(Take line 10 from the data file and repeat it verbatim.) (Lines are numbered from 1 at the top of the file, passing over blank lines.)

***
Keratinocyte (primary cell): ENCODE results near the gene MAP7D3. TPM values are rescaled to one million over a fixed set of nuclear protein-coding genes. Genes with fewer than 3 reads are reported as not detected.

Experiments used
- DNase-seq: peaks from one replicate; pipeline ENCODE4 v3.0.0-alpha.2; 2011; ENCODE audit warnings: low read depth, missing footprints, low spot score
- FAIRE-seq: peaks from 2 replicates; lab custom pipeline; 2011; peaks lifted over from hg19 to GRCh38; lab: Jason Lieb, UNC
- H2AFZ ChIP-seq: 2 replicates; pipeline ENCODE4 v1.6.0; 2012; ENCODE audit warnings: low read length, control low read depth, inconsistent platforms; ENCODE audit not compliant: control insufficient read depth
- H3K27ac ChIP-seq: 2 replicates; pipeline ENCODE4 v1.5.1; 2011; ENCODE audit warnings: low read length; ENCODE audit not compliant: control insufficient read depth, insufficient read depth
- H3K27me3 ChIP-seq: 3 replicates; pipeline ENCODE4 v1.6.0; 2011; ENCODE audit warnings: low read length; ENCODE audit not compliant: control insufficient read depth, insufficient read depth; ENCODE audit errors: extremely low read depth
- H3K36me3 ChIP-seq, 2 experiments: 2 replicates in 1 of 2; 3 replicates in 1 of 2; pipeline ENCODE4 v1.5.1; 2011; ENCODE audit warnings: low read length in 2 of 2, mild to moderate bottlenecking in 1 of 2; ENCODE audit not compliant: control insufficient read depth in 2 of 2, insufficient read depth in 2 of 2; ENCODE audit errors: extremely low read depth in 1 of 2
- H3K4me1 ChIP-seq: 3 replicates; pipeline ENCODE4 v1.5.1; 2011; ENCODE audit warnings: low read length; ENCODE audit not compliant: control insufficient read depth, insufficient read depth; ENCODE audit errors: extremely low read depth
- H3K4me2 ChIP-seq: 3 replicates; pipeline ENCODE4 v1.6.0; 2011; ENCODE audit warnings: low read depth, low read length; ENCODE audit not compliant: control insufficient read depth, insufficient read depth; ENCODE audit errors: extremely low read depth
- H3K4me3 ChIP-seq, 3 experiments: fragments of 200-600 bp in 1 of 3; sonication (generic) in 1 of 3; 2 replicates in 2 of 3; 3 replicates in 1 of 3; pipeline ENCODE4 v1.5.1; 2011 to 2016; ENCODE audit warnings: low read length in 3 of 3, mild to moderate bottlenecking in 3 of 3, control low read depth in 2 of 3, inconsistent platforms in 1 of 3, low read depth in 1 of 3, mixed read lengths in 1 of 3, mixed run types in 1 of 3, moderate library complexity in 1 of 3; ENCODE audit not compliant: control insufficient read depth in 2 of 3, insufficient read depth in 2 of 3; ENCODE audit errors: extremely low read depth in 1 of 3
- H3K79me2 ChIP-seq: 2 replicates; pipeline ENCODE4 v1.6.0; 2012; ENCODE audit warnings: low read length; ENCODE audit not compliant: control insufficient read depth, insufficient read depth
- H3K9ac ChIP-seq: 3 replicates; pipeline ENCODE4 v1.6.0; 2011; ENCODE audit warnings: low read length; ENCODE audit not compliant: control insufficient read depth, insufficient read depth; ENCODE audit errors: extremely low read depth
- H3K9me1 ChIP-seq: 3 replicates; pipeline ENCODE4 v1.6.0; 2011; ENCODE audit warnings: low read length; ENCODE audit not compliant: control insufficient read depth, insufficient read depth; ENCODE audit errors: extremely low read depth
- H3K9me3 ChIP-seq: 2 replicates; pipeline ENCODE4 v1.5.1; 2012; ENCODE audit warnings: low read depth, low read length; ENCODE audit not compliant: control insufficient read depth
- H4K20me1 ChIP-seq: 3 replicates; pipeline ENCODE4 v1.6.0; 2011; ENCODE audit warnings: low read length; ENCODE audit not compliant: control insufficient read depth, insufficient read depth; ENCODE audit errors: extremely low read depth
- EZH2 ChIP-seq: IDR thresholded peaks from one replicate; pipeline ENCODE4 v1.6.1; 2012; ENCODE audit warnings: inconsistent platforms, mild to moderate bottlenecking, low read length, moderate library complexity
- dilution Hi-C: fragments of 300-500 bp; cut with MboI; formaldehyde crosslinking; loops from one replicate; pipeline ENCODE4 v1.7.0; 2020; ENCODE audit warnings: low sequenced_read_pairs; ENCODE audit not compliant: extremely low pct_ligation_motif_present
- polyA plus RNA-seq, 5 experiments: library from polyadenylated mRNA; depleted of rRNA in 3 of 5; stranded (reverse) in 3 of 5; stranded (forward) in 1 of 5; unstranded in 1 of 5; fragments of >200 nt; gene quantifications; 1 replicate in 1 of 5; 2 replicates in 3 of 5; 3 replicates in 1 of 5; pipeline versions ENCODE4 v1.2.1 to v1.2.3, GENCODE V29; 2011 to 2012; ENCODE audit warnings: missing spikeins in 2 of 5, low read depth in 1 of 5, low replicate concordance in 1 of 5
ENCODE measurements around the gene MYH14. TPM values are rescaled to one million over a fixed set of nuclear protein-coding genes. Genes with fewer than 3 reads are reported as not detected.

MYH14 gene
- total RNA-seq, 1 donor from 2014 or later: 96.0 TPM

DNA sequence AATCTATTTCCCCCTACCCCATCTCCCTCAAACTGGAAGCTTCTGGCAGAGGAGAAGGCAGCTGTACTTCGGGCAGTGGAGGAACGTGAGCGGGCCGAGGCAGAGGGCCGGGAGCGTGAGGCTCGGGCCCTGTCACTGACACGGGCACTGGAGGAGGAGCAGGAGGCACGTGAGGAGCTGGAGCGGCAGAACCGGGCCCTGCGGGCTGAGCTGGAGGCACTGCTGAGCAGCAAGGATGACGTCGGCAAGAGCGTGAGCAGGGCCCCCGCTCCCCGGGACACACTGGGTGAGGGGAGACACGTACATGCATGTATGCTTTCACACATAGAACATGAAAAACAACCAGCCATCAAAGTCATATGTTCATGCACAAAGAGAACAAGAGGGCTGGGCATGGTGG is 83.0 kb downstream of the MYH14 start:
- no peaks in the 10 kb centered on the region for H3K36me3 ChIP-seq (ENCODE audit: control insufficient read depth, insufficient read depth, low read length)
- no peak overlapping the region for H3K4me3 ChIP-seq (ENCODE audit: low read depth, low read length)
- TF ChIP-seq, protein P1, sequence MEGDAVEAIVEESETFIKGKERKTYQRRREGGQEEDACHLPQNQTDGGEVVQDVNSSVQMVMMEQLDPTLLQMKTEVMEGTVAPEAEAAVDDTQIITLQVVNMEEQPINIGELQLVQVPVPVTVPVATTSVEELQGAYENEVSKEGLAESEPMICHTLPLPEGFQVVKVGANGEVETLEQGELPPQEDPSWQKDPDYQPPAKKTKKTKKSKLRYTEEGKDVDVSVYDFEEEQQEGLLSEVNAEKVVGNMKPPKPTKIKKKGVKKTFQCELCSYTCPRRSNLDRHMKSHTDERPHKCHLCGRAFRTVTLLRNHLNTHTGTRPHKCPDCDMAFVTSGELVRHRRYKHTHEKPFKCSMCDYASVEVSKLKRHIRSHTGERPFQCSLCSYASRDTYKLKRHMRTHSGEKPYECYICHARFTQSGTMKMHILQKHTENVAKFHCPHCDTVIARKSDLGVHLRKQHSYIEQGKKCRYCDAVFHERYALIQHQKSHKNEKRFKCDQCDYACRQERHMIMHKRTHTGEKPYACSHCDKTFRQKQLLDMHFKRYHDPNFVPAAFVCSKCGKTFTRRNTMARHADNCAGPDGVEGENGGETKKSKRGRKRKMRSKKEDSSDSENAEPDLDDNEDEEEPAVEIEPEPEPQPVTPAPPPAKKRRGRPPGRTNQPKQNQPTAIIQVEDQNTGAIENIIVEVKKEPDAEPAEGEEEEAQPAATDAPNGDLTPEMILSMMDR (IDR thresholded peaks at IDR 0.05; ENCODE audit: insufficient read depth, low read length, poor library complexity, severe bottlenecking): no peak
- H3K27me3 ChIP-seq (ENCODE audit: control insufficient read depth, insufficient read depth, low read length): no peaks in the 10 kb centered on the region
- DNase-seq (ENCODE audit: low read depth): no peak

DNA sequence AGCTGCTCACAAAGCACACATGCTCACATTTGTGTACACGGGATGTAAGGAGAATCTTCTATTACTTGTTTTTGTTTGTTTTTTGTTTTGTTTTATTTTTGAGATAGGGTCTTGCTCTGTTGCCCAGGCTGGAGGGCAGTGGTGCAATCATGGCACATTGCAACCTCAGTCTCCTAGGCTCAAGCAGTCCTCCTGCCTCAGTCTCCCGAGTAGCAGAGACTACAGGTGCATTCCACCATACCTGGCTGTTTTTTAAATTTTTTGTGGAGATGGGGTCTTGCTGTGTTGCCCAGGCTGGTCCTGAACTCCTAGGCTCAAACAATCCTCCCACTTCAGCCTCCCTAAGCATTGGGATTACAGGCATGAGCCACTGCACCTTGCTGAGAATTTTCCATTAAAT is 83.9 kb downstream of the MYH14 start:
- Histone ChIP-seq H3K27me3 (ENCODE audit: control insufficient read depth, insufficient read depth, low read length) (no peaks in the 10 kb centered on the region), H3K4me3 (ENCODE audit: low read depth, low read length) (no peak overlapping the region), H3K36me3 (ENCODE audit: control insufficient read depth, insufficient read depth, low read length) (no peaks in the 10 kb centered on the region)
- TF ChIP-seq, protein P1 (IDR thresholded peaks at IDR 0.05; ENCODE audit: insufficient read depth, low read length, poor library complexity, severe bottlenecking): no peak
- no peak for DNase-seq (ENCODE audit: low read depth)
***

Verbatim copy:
- H3K4me2 ChIP-seq: 3 replicates; pipeline ENCODE4 v1.6.0; 2011; ENCODE audit warnings: low read depth, low read length; ENCODE audit not compliant: control insufficient read depth, insufficient read depth; ENCODE audit errors: extremely low read depth